The threat of Trump isn't Trump

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It will be an odd experience: the Trump years. On election night I thought the main task would be deciding what to do about them -- and in less than a day, young (mostly) people were in the streets across the U.S. protesting. Hallelujah. But it's also going to require a lot of thinking about what's going on. We'll need to think our way, as well as act, through the experience because otherwise it will be overwhelmingly upsetting and nobody will get any decent sleep.

In this task, I'm indebted to a Globe and Mail editorial about Trump's newly appointed "chief strategist" titled, "Steve Bannon isn't the problem, Donald Trump is." It helped because it made me realize that I think Donald Trump isn't the problem, Steve Bannon is.

There will be serious damage under Trump but that was so under Obama and would have been with Clinton. Take foreign policy: entanglements like Libya or Iraq would have likely worsened under Clinton. In fact Trump's aversion to regime change might, if acted on (a big if), lessen the agony for those in Muslim countries, and diminish their impetus for terrorist retaliation. There are also positives in his rejection of free trade deals.

The deeper danger is an undermining of U.S. institutions and its limited form of democracy with a drift to authoritarianism through exploiting racist currents. Trump has never voiced much attachment to democracy and such transformations do occur; images of Europe in the 1930s come easily to mind.

But this is where Trump is almost reassuring. He lacks the basic qualities for pulling off such a metamorphosis. Where charismatic authoritarian leaders took power in the '30s (I'm trying to sound cool and objective, which isn't easy when you're talking about Mussolini and Hitler) they had thought hard about their programs. They were ideologues. They were also organized and disciplined. They meticulously recruited violent, obedient followers.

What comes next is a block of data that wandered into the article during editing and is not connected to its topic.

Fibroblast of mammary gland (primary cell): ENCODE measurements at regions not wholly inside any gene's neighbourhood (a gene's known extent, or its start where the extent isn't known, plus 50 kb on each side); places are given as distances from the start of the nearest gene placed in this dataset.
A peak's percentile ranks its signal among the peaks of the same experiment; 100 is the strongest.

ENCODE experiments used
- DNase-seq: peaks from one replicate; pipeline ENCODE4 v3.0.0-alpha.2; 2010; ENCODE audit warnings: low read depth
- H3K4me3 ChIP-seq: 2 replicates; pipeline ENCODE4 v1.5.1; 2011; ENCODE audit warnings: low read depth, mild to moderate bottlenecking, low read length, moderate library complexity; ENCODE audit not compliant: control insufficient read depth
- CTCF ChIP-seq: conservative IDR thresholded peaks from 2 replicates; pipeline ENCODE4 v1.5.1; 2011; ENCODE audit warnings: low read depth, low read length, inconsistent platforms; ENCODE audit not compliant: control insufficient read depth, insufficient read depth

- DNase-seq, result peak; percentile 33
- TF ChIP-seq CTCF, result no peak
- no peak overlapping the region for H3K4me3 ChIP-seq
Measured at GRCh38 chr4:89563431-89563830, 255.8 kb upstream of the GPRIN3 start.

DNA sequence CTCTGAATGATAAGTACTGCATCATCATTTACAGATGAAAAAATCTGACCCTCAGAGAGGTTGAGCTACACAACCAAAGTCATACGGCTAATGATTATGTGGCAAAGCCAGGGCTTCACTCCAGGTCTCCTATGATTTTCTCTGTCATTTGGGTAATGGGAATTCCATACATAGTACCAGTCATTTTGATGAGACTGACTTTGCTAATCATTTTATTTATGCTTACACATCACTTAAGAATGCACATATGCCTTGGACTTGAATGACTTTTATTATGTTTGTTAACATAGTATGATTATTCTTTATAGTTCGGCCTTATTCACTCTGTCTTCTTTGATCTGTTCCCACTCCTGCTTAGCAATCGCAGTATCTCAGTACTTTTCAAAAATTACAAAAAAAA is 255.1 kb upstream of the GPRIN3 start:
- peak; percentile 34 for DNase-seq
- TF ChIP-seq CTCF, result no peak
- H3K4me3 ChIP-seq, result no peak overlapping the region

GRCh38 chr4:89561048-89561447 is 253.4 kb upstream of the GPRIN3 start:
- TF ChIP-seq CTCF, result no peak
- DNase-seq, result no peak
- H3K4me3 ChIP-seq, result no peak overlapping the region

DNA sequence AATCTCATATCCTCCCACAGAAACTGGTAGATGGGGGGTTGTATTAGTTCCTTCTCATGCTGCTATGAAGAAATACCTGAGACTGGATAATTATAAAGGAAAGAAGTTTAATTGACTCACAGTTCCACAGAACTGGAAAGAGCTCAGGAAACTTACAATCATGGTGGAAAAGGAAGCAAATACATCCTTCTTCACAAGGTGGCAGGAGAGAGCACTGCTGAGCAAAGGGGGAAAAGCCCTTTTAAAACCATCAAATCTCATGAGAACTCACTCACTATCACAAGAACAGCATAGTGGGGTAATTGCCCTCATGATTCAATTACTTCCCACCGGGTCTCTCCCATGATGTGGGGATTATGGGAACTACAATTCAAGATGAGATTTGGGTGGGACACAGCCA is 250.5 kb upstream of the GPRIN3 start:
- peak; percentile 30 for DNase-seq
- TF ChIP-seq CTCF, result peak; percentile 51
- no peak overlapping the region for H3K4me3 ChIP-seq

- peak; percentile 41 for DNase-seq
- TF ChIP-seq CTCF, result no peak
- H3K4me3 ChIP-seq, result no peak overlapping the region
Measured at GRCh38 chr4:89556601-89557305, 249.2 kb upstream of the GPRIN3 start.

Trump has no ideology, he has narcissism instead. He doesn't want to reshape the world to some crazed vision; he doesn't have one. His sole goal is getting everyone everywhere looking at him. He shifts views according to who's watching. At rallies, it was Lock Her Up. Then he goes to the New York Times and feels for Hillary. He has the attention span of Dory the goldfish. (Remember the Trump mask he spied at a rally? He had it sent up and ogled it, totally dumping the deep point he'd been making.)

Why take the trouble of assiduously building an effective movement when all you care about is being noticed? His behaviour is less rational than reptilian (neurologically) and reactive; mostly he wants ceaseless attention. This isn't what future führers will be made of.

I'm wary of psychoanalyzing public figures since we don't usually know enough and they're skilled at ambiguity. But with Trump, there's little else to do with him, there's overflowing evidence and he seems to have only one motive.

So this far, this week, I'm feeling slightly reassured. But then there's Bannon. He has all the qualities Trump lacks. He's ideological. I don't think you could ask a question he hasn't thought through. He specializes in propaganda, which his Breitbart site is. He knows how to manipulate people: he built Trump's trust through sucky on-air interviews. He's ready to discard comrades, like his Breitbart constituency, if necessary. He could pull off a Night of the Long Knives. And he's in the office next to Trump, or down the hall. The threat of Trump isn't Trump; it's capable, malign people insinuating themselves under his umbrella and pursuing their own ambitions.

It's true, Trump could incinerate the world on a whim but that aside, the danger is from the man with a plan, who is Bannon (and his ilk).

One more thought about thinking this epoch through on the fly. How about taking Trump's victory not as a catastrophic endpoint but as a moment in a process: the demise of the blight of neoliberalism? I hear people asking, with genuine curiosity: What's really the problem with free trade? The Clintons (and Tony Blair) were neoliberalism's cheerleaders and good riddance to them.

Still, as Churchill's wife said when he was voted out immediately after leading the victory over Europe's fascists: This may well be a blessing in disguise. To which he answered: At the moment, it seems quite effectively disguised.

This column was first published in the Toronto Star.

Photo: Mark Taylor/flickr

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